As a result of the Surgeon General’s report on oral health, there has been a widespread emphasis on improving oral health care and access for vulnerable populations, especially socioeconomically disadvantaged children. However, there is a looming health crisis facing older adults, especially those living in long-term care facilities.
The U.S. Centers for Disease Control has found that one-third of people over age 65 have untreated dental needs, and the American Geriatrics Society estimates that more than three-quarters of residents of long-term care facilities have difficulty performing oral hygiene care or cleaning their dentures, yet receive little or no help with these tasks. The Blue Cross and Blue Shield of North Carolina Foundation and Fellows Anna Adams and Mary Lanier Zaytoun are doing something about that.
When UNC School of Dentistry clinical assistant professor Dr. Christine Downey, where both Anna and Mary Lanier are students, approached them about expanding a pilot project she launched to improve the oral health of geriatric patients in long-term care at the Durham VA’s Community Living Center, they saw an opportunity to develop a Schweitzer Fellowship project with potential to provide immediate impact. Since Dr. Downey did her residency at the Durham VA, she has relationships with key stakeholders which have proved invaluable in implementing the Fellows’ project.
As Fellows, Anna and Mary Lanier are establishing individual oral health care protocols for patients and conducting a training program for staff at Durham VA’s Community Living Center. A key element of their success has been educating nursing assistants to become Oral Health Champions in which they assume primary responsibility in managing the oral care of the residents on their assigned units. To formally document the oral health care delivered and needs identified, the Fellow created an oral care note in patient charting to integrate oral care into the daily workflow.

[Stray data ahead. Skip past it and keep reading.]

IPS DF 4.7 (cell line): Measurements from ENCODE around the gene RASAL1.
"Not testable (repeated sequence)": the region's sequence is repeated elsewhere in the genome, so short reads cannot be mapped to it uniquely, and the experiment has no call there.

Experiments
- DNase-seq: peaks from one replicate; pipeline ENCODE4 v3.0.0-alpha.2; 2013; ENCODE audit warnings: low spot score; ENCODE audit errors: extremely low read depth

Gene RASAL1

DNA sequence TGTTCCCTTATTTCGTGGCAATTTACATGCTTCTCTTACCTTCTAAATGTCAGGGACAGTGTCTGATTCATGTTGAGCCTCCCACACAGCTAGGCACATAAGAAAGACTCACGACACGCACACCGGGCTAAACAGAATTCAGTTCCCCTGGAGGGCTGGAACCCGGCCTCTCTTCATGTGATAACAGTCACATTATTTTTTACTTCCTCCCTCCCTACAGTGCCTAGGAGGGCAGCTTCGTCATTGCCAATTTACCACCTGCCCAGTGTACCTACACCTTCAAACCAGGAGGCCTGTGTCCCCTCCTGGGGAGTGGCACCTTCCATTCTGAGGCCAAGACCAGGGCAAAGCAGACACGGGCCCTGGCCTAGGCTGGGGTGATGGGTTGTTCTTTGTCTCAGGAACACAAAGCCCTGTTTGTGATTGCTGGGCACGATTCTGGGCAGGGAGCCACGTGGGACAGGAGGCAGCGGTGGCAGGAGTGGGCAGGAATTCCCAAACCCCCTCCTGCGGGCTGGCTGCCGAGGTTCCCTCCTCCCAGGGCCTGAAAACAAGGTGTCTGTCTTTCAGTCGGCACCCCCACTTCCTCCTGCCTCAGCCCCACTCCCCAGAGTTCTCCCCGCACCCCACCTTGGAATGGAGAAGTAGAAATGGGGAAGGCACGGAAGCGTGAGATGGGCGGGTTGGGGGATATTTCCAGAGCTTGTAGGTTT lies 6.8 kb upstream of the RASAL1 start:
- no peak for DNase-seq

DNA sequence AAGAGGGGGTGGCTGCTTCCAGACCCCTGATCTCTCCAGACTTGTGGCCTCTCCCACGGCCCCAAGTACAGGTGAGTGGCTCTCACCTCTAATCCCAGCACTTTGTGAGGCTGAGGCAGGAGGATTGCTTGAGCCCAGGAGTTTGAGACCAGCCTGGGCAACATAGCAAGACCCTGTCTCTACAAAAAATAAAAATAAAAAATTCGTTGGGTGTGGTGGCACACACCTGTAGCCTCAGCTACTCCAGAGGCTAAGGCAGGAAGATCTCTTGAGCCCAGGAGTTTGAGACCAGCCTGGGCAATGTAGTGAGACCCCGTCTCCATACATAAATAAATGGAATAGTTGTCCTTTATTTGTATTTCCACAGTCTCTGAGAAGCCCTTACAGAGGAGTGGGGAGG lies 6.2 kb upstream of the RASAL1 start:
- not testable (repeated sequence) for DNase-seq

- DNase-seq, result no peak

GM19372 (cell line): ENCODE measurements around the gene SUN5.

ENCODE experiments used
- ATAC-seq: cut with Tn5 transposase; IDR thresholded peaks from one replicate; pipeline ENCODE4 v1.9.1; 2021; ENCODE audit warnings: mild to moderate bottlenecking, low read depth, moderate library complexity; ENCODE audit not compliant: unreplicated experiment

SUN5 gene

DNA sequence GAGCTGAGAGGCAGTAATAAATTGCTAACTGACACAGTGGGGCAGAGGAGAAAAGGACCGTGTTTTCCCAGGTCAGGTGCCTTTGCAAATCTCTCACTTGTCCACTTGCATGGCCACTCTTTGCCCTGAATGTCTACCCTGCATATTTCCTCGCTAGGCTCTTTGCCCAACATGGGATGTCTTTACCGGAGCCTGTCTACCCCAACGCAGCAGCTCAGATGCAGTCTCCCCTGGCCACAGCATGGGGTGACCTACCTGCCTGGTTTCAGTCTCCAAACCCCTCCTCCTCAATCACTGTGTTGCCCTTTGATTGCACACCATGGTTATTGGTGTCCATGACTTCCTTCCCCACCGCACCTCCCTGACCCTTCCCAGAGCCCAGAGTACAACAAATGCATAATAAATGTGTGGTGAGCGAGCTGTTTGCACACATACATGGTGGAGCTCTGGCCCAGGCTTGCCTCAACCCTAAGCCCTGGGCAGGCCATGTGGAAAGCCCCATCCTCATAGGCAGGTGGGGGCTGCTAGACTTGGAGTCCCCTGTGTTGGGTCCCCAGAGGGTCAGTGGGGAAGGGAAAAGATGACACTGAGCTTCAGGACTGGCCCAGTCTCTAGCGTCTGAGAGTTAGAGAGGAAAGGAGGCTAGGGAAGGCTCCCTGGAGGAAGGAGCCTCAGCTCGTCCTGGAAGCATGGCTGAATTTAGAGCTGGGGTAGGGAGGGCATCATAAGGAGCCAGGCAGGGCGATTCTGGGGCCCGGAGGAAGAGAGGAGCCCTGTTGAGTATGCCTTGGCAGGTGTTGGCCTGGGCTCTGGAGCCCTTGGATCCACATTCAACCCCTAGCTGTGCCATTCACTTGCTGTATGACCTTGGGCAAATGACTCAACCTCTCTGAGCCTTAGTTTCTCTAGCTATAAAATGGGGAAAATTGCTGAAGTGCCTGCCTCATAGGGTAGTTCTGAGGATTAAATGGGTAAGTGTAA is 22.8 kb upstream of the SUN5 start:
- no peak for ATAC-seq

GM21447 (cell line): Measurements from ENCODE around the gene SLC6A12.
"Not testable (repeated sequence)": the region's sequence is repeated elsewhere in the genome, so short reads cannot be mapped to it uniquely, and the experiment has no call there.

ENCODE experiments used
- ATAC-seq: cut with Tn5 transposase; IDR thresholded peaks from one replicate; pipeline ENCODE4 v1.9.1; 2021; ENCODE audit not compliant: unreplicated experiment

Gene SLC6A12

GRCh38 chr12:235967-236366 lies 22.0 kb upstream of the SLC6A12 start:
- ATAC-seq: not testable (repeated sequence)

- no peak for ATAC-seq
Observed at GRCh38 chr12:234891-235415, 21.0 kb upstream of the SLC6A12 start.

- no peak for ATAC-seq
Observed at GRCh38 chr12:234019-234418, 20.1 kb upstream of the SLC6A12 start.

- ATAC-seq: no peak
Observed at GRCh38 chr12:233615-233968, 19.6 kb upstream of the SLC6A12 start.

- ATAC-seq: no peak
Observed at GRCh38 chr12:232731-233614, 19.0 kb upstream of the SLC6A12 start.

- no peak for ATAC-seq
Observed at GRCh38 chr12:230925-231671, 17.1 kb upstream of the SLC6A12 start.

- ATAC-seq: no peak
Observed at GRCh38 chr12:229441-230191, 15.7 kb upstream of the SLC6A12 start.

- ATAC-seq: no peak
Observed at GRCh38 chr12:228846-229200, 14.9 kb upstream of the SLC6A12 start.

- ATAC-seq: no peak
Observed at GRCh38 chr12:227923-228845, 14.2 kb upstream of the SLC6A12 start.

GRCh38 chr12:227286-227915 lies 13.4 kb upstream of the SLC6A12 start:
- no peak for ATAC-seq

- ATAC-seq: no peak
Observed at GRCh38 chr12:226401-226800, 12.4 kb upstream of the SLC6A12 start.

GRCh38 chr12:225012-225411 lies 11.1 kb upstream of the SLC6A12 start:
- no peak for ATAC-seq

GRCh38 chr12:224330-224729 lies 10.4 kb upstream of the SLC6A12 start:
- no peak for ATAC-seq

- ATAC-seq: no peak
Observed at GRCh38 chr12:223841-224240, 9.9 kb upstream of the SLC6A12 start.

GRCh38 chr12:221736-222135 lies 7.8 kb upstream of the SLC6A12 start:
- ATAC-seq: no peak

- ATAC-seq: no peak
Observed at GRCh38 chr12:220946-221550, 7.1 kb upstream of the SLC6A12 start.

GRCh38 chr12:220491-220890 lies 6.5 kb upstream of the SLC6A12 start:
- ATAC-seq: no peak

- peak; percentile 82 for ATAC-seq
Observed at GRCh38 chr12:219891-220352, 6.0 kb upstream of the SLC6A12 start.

Anna and Mary Lanier each describe their efforts as “infiltrating” the culture of the facility in order to institutionalize oral care. “We have worked tirelessly to infiltrate their culture and instill in the nursing staff a greater understanding and appreciation for the role of oral health in overall health and wellness,” says Mary.
Their persistence has paid off—even if when it means conducting staff trainings at 4 a.m. During one graveyard shift training, Anna recalls a nursing assistant who perched on the edge of her chair nodding along throughout their presentation. The assistant stuck around at the end, asking questions about specific problems she faced brushing one of her patient’s teeth and told Anna and Mary that the training had been helpful.
“It was clear to me that she was invested in her patients’ oral care and that we had armed her with more tools to be able to serve them,” says Mary. “That was all that I needed to be convinced that we are making a difference.”
In another instance, Anna and Mary, while doing rounds with the nursing staff, encountered a resident that ostensibly provided his own oral care, but when asked to demonstrate his daily routine, it quickly became obvious he lacked the manual dexterity to perform the necessary tasks.
“Not only did we address this issue by stating in the patient’s Oral Care Note that he required partial assistance when brushing, but we were also able to refer him to a dentist for a lesion in his mouth, which had been bothering him for a long time,” Anna says. “But because no one had been assisting him with his daily oral hygiene routine, the lesion had gone unnoticed.”
The most surprising element of their Fellowship experience was learning that change takes time. The Fellows recall presenting all of their “grand ideas” about improving oral health care on the long-term care unit to their Durham VA mentor, Nursing Supervisor Lorraine Galkowski, who immediately cautioned them to focus on the most important pieces of oral health in order to avoid overwhelming nursing staff. Modifying the scope of their project, meanwhile, has ensured that everyone involved is looking at the overall goal of improving oral health.
Knowing the importance of developing relationships with patients, she accompanied the Fellows on a visit to facilitate trust. “Watching Lorraine with the residents was the perfect reminder of truly loving and respecting all people equally and unconditionally,” Mary Lanier said. “It emphasized the importance of not just caring for people’s teeth, but caring for people as a whole – body, mind, and spirit. This was a wonderful refresher on a lesson and an attitude that I hope to carry as we continue our Schweitzer year and beyond—throughout my whole health care career!”